Spies spoke first, taking up the cop murders the day before. Parsons also spoke, addressing the eight-hour day. After these two leaders left, Samuel Fielden addressed the remaining crowd.

Minutes after the mayor left the rally, while Fielden was speaking, 180 cops closed in on the speakers stand and demanded that the rally disperse. Fielden protested that the rally was peaceful.

Just as the police captain was giving orders to the cops, a bomb was thrown from the crowd into the ranks of the police. Sixty-six cops were wounded; seven later died. The cops turned their guns on the workers, wounding 200 and killing several.


The newspapers and the bosses whipped up a witch hunt against militant workers_especially the anarchist leaders. Seven were arrested within days_Spies, Fielden, Michael Schwab, Adolph Fischer, George Engel, Louis Lingg, and Oscar Neebe. Parsons evaded a police search until he turned himself in on the day of the trial.

The trial itself was a classical frame-up. The prosecutors produced no evidence that any of the eight men threw the bomb, nor that any of them had conspired to throw the bomb. As prosecuting Attorney Julius Grinnel said in his closing remarks, "Law is upon trial. Anarchy is on trial. These men have been selected, picked out by the grand jury and indicted because they were leaders. They are no more guilty than the thousands that follow them. ... Convict these men, make examples of them, hang them and save our institutions, our society."

All were sentenced to death except Neebe. Fielden and Schwab petitioned for clemency and had their sentences commuted to life in prison; 21-year-old Lingg cheated the hangman by exploding a dynamite tube in his mouth. The rest were hanged on November 11, 1887.

Six years later, Illinois Gov. John Atgeld freed Neebe, Fielden and Schwab and posthumously pardoned the five executed men, revealing that much of the evidence was phony and that the trial was a charade. But the damage had been done, and not just to the Haymarket Eight.

The entire labor movement came under attack in the witch hunt; the eight-hours' strikes by-and-large collapsed, and about a third of the workers who had won the eight-hour day lost it in the month after the Haymarket incident.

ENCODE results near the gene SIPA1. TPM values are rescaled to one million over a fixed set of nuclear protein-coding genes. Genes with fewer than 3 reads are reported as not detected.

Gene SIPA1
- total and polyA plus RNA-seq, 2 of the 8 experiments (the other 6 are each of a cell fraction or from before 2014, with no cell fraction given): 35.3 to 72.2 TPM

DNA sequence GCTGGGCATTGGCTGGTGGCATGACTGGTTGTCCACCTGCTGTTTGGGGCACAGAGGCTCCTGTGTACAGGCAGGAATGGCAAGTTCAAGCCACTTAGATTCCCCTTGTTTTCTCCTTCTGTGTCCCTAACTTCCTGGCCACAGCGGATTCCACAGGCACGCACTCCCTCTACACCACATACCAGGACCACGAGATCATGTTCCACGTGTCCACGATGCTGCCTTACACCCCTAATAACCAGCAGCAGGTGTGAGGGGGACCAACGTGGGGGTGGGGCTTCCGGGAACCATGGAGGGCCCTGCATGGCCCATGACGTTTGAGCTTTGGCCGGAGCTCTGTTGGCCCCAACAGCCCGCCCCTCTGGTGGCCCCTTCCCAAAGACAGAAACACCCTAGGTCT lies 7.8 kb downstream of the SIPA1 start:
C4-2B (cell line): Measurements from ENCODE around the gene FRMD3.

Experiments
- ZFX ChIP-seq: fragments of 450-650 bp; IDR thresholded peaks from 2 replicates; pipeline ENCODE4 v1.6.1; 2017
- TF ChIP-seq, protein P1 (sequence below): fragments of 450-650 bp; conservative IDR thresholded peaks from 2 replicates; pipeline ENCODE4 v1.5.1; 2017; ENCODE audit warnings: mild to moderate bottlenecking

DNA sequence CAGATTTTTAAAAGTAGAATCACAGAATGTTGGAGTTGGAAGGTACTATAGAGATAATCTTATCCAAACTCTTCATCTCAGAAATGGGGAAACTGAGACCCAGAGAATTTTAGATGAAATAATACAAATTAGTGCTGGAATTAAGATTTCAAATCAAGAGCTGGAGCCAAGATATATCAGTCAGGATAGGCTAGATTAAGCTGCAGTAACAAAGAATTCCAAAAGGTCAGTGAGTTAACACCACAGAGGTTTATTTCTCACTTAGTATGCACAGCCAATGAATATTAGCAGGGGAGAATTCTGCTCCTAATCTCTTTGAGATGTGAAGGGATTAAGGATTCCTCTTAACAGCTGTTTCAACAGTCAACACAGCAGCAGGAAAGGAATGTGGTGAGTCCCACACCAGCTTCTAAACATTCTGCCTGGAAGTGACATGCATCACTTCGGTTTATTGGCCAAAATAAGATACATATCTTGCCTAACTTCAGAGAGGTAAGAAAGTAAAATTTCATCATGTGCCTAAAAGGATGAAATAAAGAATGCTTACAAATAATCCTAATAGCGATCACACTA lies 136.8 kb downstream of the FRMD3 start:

In the year between the Haymarket incident and the executions, the worldwide labor movement came to the defense of the accused. While the Knights of Labor officialdom took the opportunity to attack its more militant rivals, many Knights locals_including the Chicago local_championed the clemency campaign. The newly- founded American Federation of Labor, under Gompers, issued a public appeal for clemency.

Outside the United States, workers in England, Holland, Russia, Italy, France and Spain rallied and donated funds for the defendants. Prime Minister Otto von Bismarck of Germany, alarmed by the workers' movement in defense of the Haymarket defendants, outlawed public meetings of workers.

The Haymarket incident placed the U.S. working class_ especially the U.S. movement for the eight-hour day_at center stage of the world workers' movement. So when the AFL convention in 1888 announced that May 1, 1890, would be a day when labor would enforce the eight-hour day with strikes and demonstrations, the world was listening.


In 1889, over 400 delegates met in Paris on the 100th anniversary of the French revolution at the Marxist International Socialist Congress_the founding meeting of the Second International. Gompers sent a delegate with word of their call for action on May 1, 1890.

The Congress passed a resolution, introduced by the French delegate Lavigne, calling for a "great international demonstration" to take place for the eight-hour day. The demonstration was to take place on May 1, 1890, "in view of the fact that such a demonstration has already been resolved upon by the American Federation of Labor."